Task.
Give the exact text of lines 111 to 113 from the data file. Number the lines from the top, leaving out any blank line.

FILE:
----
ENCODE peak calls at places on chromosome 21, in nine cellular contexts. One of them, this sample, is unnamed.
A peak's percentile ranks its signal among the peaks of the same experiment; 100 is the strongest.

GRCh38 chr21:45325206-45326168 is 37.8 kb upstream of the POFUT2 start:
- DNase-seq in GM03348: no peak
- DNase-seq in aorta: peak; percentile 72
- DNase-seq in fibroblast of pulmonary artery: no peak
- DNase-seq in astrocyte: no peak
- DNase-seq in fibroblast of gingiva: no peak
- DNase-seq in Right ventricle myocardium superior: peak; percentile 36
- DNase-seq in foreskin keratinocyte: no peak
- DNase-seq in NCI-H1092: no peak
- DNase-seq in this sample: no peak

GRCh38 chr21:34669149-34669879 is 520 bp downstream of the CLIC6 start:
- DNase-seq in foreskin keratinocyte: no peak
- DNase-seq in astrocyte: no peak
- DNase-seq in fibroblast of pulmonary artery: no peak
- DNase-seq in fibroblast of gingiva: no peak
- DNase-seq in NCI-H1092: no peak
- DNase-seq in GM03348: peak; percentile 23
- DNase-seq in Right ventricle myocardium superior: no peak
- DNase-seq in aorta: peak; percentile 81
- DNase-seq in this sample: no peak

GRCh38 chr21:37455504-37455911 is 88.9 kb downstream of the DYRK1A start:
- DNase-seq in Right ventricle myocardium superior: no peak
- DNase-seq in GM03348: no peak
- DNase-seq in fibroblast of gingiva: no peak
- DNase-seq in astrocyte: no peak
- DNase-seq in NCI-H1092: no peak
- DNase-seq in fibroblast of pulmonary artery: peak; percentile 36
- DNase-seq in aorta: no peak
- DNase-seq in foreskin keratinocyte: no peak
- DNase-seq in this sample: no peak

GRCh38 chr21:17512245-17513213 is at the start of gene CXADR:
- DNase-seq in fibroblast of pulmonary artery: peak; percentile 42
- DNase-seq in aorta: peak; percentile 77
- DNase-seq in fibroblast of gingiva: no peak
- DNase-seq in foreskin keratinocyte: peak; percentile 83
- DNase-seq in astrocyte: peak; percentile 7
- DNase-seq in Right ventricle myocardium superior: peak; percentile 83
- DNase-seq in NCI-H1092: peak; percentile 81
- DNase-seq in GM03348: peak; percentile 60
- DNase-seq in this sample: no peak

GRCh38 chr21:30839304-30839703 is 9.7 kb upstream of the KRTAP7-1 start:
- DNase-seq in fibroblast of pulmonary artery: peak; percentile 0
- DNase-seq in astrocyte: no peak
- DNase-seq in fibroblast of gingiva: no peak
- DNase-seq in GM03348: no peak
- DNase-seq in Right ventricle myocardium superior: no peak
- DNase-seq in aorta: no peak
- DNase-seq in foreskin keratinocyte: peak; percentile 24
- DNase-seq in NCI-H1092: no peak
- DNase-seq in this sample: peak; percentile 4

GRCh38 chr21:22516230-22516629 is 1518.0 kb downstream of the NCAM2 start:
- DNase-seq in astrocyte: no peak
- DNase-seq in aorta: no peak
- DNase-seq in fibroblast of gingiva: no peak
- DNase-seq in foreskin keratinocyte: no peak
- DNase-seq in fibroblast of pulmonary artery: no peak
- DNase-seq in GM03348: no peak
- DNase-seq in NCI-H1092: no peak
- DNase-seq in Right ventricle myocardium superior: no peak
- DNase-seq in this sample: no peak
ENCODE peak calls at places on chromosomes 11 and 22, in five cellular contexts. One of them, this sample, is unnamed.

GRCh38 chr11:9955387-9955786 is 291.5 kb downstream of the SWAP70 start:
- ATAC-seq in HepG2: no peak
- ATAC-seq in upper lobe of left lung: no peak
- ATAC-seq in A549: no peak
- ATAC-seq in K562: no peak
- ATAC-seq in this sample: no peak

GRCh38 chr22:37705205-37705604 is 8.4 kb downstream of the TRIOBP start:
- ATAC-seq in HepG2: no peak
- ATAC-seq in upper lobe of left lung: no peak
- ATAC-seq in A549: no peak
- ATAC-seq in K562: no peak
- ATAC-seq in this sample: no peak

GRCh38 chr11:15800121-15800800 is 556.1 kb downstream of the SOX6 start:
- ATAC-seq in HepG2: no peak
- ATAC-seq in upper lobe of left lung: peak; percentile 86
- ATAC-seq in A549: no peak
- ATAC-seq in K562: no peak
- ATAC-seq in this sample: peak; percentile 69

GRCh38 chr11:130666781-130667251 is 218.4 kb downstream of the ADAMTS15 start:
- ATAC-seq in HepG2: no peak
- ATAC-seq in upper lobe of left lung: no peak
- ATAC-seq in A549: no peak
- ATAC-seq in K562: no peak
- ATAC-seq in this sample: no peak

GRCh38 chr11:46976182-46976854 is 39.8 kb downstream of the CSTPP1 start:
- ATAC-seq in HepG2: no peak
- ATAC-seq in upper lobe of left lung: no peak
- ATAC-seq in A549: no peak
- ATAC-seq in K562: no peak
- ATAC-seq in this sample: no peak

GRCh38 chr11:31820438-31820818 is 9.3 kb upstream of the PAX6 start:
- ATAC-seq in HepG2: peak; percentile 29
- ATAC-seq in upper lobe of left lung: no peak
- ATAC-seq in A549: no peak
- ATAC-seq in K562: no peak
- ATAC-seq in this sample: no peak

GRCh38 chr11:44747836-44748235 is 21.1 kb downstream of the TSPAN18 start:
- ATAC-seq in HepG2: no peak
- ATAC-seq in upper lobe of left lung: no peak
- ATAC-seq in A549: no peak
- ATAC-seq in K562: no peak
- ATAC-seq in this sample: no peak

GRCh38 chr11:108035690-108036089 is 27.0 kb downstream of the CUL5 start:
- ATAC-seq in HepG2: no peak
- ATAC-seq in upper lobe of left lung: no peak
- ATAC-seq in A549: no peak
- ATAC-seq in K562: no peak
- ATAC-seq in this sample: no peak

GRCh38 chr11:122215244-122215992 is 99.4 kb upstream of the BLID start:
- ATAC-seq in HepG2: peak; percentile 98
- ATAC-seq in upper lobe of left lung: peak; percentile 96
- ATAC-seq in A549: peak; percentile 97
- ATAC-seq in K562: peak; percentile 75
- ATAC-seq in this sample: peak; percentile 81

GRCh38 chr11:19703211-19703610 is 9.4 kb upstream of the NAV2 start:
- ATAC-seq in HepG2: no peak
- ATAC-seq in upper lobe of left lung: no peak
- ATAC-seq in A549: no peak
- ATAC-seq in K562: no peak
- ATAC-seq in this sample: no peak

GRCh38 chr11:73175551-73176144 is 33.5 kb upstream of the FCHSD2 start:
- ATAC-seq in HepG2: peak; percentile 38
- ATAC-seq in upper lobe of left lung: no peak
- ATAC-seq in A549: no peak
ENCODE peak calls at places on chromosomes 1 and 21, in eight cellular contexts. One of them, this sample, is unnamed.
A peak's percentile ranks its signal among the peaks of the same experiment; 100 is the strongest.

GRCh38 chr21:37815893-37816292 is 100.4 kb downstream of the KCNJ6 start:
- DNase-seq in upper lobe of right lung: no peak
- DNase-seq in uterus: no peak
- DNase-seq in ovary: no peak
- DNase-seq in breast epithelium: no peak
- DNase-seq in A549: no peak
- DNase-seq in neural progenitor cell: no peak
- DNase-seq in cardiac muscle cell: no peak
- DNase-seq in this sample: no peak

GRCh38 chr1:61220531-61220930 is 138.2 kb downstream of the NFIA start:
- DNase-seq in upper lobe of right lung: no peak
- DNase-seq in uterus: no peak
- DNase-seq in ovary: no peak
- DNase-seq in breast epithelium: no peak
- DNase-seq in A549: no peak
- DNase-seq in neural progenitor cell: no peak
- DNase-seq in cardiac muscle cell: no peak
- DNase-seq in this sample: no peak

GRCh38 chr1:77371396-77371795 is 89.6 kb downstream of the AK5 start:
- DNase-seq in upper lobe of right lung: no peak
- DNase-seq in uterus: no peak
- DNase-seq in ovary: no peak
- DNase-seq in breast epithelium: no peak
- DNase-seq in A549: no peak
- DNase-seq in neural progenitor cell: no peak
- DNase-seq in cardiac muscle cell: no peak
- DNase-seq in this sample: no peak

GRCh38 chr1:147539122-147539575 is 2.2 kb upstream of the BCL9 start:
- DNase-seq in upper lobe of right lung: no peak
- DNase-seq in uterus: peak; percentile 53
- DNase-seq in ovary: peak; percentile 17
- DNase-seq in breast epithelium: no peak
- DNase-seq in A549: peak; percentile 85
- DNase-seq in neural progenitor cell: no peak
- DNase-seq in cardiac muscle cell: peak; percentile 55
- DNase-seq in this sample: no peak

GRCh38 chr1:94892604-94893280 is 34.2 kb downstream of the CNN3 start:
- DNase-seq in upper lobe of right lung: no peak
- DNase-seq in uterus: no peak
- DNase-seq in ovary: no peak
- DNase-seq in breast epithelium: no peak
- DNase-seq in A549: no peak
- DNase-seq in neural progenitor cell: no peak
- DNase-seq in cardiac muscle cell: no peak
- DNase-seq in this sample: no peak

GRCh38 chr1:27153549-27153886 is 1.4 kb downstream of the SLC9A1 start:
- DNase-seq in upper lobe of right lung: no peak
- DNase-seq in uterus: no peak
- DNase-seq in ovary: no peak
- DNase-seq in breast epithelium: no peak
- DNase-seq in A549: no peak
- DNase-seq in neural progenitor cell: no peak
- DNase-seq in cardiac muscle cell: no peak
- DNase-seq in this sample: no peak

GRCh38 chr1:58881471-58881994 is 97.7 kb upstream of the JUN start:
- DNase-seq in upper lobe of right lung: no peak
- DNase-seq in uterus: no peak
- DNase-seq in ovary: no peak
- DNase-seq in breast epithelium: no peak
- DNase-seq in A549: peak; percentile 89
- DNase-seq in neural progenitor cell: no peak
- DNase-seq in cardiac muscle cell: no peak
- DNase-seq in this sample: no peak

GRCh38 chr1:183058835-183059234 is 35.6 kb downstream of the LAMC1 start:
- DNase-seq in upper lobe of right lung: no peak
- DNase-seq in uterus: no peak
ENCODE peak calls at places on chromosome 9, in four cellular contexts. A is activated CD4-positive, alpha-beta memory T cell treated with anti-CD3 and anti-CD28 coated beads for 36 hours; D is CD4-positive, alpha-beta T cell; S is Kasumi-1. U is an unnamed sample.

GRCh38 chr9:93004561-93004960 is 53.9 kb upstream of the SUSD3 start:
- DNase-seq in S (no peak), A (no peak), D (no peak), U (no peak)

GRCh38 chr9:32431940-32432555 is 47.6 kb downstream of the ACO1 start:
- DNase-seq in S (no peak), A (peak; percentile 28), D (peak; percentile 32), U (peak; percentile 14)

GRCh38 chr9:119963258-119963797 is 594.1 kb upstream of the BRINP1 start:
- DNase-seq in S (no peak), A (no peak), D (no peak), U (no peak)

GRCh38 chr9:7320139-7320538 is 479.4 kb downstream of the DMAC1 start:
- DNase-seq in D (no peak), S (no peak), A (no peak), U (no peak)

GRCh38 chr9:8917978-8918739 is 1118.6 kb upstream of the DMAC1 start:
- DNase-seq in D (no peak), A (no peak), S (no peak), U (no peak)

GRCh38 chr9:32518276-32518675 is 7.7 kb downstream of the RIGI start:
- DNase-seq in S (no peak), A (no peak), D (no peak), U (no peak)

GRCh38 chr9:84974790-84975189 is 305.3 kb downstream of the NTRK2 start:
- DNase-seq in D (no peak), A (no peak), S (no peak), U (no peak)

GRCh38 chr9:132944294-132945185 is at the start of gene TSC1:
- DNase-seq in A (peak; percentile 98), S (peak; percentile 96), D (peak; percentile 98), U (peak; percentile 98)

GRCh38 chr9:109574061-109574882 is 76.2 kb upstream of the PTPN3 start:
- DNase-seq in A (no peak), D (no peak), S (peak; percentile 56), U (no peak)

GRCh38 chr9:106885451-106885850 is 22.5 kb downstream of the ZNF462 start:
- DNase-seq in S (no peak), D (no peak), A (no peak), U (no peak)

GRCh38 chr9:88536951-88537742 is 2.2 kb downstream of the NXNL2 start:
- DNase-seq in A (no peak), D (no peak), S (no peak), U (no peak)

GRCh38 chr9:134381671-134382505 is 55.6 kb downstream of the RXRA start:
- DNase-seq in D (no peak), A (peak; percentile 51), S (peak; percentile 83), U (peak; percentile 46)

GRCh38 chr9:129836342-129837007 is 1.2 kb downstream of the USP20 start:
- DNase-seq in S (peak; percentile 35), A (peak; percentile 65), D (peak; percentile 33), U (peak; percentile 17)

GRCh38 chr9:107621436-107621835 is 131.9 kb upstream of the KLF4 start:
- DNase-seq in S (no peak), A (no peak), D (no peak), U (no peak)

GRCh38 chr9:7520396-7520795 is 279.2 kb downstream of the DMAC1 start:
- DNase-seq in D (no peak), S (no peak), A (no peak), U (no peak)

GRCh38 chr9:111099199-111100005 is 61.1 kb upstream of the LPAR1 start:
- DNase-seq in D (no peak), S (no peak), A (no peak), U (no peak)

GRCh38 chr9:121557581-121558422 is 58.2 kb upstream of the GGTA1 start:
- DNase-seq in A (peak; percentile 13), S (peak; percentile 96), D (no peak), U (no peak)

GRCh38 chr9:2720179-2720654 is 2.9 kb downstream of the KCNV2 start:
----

- ATAC-seq in this sample: no peak

GRCh38 chr11:122215244-122215992 is 99.4 kb upstream of the BLID start:
- ATAC-seq in HepG2: peak; percentile 98